John Wick: Chapter 2

In this sequel to 2014’s sleeper hit, John Wickthe action picks up where the original ended. John Wick (Keanu Reeves) is still tracking down his 1969 Boss 429 Mustang, the car that Russian thug-prince Iosef Tarasov (Alfie Allen) stole after killing Wick’s puppy. Wick quickly dispatches the remainder of the Russian syndicate and attempts once again to retire from the assassin brotherhood. However, the loathsome Italian mob boss, Santino D’Antonio (played tremendously by Riccardo Scamarcio) recalls a debt from the night of Wick’s “impossible task” that allowed him his freedom. The boss, Viggo Tarasov, alluded to this night in John Wick and how his freedom had a price. In exchange for his prior aid, D’Antonio demands that Wick assassinate his sister, Gianna, who is about to become the head of the Camorra, a title which her brother desires for himself.  

I will stop there because I don’t want to give too much away.

Movie Score: Five out of Five (Classic)

We at Title Roll Reviews, try to reserve this “Classic” ranking for only the most superior movies, but I have to bestow this title on John Wick: Chapter 2. It not only made me incredibly happy, but its director, Chad Stahelski , also kept the action tight while keeping the atmosphere lighthearted despite the gratuitous gore.

My favorite aspect of Wick Chapter 2 was that the producers and Stahelski refused to recycle the first movie for some easy money. Instead, they expanded the world of Wick, adding restraints to the deadliest man on the planet. Wick Chapter 2 also mimicked the exoticism of earlier Bond films.

The first movie’s scale was small: Local Russian mob v. Wick. While its body-count was extremely high, the writers set the movie exclusively in New York. The characters hinted at a larger assassin network and it was this well-established world with smartly funny rules that provided John Wick with a solid foundation that set it apart from increasingly boring action movies like Jason BourneThe Mechanic, and any recent Arnold Schwarzenegger (The Expendables, The Last StandSabotage, etc.) Wick 2 expanded its scope, revealing the intricacies of Wick’s world and some of his past while maintaining Wick’s intrigue (I pray they never make a prequel).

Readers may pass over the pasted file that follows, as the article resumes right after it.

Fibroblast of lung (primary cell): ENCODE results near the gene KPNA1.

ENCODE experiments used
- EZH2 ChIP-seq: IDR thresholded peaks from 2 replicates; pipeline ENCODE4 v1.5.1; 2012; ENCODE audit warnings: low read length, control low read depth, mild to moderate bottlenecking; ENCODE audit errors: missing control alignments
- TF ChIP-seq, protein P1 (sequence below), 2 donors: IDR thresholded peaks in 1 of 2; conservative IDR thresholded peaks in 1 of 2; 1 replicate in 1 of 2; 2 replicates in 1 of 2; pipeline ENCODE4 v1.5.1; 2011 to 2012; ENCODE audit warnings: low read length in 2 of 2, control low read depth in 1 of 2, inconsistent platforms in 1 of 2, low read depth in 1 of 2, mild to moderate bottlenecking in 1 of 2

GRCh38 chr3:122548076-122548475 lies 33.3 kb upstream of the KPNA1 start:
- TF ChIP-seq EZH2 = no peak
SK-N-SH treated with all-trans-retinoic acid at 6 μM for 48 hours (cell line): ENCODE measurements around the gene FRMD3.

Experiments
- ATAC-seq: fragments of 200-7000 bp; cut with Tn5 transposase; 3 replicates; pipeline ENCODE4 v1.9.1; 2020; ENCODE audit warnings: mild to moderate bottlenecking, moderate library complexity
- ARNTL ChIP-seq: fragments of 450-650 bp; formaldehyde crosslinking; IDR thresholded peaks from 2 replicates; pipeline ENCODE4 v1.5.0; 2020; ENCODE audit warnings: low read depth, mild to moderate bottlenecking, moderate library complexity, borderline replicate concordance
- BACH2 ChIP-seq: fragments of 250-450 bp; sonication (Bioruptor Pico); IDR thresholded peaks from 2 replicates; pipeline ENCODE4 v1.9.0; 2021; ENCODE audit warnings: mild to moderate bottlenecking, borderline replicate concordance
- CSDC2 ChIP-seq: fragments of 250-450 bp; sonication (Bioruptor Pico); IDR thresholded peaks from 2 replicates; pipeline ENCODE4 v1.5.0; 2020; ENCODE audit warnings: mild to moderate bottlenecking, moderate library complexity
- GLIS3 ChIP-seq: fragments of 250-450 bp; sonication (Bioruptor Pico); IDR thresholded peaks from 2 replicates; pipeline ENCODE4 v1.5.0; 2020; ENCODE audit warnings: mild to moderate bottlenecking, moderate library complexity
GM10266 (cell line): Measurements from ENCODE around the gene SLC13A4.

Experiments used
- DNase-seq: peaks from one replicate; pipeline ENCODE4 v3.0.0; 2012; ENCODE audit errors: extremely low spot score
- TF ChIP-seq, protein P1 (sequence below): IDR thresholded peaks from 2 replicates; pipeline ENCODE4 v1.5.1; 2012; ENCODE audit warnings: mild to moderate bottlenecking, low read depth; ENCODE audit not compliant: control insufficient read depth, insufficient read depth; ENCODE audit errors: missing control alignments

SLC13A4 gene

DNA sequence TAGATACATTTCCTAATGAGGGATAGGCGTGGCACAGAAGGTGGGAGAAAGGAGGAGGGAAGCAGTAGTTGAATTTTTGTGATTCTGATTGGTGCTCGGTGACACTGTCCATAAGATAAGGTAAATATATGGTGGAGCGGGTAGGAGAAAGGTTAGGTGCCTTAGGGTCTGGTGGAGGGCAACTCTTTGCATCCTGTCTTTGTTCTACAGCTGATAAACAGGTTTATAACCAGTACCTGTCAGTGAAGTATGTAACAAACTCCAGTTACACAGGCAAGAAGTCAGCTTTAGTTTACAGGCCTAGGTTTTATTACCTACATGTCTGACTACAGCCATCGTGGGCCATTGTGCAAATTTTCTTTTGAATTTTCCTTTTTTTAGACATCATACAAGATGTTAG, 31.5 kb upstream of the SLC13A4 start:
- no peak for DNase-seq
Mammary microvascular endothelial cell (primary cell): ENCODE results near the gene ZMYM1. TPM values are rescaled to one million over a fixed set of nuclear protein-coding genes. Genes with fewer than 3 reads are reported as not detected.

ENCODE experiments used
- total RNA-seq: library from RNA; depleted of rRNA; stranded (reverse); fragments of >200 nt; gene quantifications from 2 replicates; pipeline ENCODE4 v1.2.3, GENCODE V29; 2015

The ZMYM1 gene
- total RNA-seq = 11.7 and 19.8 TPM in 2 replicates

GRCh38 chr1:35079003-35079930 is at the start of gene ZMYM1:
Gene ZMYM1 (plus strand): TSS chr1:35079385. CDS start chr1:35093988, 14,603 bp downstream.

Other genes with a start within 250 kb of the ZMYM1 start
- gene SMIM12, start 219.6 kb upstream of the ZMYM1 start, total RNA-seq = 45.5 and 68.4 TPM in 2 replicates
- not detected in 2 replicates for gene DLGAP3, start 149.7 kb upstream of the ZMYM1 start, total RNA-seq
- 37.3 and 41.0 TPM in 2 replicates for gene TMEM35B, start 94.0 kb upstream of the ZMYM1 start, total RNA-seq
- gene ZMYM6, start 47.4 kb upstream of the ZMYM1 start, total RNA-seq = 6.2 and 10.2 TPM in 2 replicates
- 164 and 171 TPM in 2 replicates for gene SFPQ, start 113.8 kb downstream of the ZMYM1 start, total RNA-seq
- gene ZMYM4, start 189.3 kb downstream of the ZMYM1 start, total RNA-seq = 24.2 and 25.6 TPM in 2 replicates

Also, Stahelski and writer Derek Kolstad showed impressive restraint in both John Wick’s resources and in the amount of violence in certain scenes. For example, instead of jumping right into Wick’s famous double-tap, in the first action sequence Wick only uses hand-to-hand combat. This trend of restraint continues throughout the movie. Wick constantly running out of ammunition, adding a sense of realism to the world.  We all know that guns have to be reloaded and ammo is not just laying around downtown NYC, a fact that most action movies seem to forget. The one death that revealed the writer’s greatest restraint was Gianna’s. I won’t spoil it here, but it was quite different and most importantly, it was believable in relation to her character.

john-wick-2-baba-yaga

Finally, Wick Chapter 2 took us to interesting places: the Roman Forum ruins and very futuristic locations in New York. They retained a hint of exoticism that James Bond used to have, with the ruins hosting a strange dubstep group that provided a fun backdrop for a fight. The museum in NYC that hosted the final showdown was beautiful and extremely well shot. It contained vibrant colors and countless mirrors. I have no idea how they choreographed the fighting and camera-work so kudos to Stahelski and his stunt coordinators.

Most importantly, Wick Chapter 2 does not take itself too seriously. There are added moments of humor and winks to the audience that it knows how ridiculous its premise is. I applaud Kolstad for striking this balance between humor and badass badassery.

Please, skip Fifty Shades Darker and talk your significant other into seeing this phenomenal movie. Yes, it is brutally violent, but it is vastly better made than that BDSM garbage.

Target Audience: Teens, adults, gamers, and anyone who enjoys action flicks.

For trailer, see below.

By Hagood Grantham

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